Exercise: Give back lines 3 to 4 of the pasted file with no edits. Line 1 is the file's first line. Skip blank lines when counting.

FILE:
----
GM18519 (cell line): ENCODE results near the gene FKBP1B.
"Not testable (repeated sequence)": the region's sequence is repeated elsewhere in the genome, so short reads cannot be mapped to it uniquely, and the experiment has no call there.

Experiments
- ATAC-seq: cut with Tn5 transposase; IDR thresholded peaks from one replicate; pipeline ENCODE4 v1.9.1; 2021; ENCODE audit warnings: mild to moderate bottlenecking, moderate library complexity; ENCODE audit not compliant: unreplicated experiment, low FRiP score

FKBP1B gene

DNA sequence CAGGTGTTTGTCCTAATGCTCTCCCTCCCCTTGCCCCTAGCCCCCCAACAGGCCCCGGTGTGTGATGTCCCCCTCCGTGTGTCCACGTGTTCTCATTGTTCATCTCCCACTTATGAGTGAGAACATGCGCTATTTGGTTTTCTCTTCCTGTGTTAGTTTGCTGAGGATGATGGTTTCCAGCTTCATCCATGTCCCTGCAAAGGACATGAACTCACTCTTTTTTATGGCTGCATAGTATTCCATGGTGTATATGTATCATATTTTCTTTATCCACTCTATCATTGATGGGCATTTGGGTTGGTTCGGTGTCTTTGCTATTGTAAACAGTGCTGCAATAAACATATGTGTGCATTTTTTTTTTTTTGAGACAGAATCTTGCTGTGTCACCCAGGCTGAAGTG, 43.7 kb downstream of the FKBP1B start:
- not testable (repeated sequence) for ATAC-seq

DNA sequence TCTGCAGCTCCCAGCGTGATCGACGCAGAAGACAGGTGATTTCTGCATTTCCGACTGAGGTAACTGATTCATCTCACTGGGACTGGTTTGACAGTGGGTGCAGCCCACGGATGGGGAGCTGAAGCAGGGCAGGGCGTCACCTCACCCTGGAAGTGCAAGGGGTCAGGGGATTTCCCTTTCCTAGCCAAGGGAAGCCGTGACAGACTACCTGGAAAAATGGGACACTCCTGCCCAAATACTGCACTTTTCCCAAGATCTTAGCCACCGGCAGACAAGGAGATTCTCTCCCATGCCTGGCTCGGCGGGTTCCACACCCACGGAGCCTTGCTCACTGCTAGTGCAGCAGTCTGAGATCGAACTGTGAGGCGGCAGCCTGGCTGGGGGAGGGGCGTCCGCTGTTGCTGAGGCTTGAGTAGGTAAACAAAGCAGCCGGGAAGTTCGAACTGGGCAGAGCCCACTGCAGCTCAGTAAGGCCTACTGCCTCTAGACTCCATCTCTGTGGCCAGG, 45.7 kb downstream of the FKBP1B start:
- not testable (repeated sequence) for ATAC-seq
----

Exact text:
Experiments
- ATAC-seq: cut with Tn5 transposase; IDR thresholded peaks from one replicate; pipeline ENCODE4 v1.9.1; 2021; ENCODE audit warnings: mild to moderate bottlenecking, moderate library complexity; ENCODE audit not compliant: unreplicated experiment, low FRiP score